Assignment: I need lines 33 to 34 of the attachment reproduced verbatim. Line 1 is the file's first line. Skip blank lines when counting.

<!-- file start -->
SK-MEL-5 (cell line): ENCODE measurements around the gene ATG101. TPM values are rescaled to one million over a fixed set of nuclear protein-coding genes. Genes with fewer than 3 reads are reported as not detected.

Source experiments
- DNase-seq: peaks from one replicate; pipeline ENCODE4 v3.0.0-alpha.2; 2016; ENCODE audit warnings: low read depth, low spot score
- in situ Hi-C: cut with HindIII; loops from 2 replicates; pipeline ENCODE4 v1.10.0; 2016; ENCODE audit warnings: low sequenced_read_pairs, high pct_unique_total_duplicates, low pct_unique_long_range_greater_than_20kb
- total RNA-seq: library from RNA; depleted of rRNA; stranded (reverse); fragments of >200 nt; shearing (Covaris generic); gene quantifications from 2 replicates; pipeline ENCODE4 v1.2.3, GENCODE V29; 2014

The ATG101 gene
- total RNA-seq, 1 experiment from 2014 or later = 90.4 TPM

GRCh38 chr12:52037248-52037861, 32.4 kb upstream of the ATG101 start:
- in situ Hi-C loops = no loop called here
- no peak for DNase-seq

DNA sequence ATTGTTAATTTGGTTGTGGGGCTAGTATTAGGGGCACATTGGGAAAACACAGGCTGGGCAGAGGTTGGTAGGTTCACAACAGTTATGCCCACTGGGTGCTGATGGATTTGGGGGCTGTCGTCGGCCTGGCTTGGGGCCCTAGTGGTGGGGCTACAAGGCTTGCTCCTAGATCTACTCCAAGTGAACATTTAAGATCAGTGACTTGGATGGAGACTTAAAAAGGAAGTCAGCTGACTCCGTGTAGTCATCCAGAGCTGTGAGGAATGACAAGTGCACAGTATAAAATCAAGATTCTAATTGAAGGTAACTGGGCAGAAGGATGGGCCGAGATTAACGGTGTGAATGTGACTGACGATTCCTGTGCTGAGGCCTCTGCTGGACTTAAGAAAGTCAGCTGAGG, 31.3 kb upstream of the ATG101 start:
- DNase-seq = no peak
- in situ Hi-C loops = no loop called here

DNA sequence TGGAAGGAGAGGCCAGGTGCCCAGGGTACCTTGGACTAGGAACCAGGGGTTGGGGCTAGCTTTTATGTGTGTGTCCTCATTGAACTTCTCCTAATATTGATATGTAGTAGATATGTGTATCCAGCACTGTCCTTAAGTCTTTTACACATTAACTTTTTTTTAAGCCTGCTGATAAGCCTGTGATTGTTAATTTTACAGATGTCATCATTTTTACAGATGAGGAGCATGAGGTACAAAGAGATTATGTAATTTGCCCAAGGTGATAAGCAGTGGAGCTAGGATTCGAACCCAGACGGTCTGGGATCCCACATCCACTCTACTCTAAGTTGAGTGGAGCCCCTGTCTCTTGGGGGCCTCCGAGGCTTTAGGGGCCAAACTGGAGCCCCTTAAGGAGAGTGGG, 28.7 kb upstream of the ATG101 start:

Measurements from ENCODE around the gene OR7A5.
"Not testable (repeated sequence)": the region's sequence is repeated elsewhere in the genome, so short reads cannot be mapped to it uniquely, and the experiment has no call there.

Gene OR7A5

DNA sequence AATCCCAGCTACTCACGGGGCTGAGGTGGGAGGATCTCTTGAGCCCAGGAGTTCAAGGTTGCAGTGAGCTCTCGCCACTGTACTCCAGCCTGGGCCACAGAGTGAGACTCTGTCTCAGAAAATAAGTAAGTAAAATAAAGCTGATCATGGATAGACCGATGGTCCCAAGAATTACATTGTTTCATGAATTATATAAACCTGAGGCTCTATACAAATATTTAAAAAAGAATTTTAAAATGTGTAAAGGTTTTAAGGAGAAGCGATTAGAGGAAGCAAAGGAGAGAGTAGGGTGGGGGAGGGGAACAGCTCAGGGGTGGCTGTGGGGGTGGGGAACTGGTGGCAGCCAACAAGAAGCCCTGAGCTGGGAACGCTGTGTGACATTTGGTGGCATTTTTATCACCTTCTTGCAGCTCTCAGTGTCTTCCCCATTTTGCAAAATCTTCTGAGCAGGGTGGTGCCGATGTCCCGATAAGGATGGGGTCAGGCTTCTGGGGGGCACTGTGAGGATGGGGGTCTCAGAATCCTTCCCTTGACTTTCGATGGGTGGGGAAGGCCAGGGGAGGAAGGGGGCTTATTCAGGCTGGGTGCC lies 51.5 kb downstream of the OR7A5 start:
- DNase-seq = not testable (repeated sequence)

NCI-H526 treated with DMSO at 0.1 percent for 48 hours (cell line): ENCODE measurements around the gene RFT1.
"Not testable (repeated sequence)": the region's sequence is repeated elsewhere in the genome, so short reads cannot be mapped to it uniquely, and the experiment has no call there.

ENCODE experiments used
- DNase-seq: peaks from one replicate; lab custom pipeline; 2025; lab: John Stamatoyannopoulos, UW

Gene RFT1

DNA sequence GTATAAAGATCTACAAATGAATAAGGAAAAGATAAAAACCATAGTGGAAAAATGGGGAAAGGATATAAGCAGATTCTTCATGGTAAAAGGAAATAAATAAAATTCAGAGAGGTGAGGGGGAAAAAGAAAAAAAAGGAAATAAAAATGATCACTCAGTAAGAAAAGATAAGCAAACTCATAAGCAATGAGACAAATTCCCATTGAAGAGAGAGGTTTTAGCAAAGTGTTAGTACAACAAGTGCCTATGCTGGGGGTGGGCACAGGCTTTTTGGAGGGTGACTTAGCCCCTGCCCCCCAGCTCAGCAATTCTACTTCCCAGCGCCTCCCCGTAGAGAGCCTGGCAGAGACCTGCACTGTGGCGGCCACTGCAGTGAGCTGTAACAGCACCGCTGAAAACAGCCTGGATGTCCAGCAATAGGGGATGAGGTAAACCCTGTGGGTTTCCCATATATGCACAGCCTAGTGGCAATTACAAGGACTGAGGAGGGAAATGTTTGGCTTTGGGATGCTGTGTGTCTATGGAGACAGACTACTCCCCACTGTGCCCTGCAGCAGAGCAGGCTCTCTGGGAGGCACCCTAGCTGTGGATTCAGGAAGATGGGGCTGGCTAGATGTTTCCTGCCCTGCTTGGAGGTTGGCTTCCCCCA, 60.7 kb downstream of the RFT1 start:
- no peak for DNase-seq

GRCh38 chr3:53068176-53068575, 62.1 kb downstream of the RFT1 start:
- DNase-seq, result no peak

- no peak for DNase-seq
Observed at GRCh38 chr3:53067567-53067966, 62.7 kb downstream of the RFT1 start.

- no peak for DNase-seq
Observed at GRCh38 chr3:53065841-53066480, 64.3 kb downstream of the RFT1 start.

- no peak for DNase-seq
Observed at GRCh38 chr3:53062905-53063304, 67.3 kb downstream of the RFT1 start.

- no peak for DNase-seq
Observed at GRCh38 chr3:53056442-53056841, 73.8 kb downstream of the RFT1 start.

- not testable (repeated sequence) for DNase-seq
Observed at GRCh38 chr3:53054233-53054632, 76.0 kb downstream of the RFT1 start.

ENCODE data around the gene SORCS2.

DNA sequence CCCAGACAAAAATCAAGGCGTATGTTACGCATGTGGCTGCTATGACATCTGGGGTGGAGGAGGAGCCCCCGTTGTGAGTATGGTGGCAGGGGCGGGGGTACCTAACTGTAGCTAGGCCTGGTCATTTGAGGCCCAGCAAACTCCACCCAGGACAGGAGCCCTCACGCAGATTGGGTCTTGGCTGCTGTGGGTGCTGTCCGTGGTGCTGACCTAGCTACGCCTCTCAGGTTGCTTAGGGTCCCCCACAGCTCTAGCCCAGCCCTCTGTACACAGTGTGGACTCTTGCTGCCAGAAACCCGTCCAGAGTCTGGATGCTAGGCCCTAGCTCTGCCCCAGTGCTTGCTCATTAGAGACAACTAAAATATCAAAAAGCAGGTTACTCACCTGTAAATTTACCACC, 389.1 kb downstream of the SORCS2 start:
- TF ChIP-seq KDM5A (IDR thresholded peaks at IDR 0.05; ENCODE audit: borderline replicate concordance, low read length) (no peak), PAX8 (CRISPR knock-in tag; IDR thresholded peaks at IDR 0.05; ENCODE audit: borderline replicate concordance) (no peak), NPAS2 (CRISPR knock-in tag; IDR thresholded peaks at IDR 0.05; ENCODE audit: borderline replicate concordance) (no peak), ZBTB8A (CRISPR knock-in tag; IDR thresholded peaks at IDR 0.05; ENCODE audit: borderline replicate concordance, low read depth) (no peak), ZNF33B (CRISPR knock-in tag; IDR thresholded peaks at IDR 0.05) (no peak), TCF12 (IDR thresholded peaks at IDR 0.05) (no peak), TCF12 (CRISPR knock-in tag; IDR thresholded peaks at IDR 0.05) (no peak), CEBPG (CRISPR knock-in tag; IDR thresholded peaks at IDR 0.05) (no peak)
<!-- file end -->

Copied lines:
- no peak for DNase-seq
Observed at GRCh38 chr3:53062905-53063304, 67.3 kb downstream of the RFT1 start.